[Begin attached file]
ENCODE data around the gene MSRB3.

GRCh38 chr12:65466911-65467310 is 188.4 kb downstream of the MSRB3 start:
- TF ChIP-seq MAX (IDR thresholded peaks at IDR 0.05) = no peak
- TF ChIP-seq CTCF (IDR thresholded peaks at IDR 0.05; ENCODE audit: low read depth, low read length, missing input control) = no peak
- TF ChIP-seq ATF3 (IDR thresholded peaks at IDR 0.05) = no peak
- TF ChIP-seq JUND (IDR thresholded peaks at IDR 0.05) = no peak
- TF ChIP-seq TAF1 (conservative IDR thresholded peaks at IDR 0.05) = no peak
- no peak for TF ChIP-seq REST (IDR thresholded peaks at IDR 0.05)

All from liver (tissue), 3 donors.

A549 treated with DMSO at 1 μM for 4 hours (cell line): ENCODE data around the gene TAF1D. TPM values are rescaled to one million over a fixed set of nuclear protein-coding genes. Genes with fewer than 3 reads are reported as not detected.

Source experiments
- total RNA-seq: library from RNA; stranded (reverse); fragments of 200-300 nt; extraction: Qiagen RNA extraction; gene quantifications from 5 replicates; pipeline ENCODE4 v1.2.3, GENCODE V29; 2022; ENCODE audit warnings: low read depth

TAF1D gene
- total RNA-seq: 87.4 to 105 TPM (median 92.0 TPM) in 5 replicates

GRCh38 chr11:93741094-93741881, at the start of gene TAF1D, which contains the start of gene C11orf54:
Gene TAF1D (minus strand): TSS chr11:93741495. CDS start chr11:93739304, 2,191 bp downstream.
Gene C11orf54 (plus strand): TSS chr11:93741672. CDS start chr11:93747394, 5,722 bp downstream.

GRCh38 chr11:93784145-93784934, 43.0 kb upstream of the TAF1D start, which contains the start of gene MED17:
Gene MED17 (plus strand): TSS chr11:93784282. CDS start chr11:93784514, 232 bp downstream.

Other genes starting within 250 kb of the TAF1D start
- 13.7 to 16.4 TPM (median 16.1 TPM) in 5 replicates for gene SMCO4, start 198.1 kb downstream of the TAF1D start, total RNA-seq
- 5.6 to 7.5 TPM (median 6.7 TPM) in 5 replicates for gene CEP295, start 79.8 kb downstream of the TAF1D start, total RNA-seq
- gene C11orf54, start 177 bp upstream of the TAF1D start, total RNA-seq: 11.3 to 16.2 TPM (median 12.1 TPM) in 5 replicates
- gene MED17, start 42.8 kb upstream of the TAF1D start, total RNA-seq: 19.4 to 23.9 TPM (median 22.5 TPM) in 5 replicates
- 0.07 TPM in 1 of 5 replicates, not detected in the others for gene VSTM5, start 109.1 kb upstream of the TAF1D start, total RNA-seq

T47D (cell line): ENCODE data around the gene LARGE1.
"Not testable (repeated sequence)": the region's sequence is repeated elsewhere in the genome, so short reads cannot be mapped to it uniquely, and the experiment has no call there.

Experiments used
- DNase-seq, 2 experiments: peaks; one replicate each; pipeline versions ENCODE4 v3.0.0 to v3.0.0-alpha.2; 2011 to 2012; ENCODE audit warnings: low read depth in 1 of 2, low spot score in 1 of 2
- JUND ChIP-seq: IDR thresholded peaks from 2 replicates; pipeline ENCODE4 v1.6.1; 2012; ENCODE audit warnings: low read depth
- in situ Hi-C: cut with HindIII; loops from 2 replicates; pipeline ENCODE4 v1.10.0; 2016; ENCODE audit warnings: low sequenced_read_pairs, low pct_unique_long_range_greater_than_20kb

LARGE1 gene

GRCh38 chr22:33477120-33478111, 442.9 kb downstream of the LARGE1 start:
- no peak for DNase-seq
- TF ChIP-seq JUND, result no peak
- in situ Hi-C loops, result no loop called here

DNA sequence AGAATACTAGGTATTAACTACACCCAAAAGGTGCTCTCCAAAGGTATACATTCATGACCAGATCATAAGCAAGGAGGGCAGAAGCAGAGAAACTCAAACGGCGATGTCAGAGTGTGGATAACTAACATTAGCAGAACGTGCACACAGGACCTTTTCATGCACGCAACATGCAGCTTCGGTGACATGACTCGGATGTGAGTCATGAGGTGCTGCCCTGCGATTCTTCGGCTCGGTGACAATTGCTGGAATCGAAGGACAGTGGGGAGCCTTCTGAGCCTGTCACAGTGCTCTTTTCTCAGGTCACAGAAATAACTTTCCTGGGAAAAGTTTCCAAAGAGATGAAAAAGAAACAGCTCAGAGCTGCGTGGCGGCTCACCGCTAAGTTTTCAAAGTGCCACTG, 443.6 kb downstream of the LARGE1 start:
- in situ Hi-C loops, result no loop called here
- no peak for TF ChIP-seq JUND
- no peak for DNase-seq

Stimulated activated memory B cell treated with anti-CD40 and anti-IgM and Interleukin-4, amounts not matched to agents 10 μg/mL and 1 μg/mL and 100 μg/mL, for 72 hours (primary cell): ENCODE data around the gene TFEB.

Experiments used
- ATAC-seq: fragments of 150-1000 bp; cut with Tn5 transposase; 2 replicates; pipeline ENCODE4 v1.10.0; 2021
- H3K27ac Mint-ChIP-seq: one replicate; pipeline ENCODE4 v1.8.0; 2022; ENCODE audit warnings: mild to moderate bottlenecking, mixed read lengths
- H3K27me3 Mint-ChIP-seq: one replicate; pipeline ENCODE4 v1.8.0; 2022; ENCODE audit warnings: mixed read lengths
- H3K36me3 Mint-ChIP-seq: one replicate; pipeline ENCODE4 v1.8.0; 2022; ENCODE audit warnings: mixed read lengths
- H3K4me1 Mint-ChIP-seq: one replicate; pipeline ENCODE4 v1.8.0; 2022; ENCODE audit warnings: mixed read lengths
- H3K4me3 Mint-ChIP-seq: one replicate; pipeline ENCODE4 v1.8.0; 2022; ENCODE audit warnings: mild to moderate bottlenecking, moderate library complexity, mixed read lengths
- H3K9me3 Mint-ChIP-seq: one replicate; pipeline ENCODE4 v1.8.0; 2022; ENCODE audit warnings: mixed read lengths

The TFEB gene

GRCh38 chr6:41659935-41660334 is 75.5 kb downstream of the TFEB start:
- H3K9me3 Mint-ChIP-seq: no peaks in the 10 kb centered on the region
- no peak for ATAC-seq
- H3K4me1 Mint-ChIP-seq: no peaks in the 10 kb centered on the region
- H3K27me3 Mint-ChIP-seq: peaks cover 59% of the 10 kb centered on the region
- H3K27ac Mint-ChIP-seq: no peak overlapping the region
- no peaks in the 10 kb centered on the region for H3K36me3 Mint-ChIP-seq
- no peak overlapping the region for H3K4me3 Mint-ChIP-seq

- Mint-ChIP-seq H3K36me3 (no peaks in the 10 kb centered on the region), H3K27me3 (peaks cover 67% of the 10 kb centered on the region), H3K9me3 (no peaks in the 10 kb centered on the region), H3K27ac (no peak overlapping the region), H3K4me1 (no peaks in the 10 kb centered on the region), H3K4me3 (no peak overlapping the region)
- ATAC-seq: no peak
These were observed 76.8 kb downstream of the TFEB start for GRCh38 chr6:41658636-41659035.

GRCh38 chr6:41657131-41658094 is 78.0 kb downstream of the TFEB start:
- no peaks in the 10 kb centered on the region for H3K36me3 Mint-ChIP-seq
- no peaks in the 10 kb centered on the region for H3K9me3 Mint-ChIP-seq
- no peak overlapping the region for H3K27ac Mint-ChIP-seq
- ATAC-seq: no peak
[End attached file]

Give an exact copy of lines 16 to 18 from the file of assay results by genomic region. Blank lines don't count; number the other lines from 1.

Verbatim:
Gene TAF1D (minus strand): TSS chr11:93741495. CDS start chr11:93739304, 2,191 bp downstream.
Gene C11orf54 (plus strand): TSS chr11:93741672. CDS start chr11:93747394, 5,722 bp downstream.

GRCh38 chr11:93784145-93784934, 43.0 kb upstream of the TAF1D start, which contains the start of gene MED17: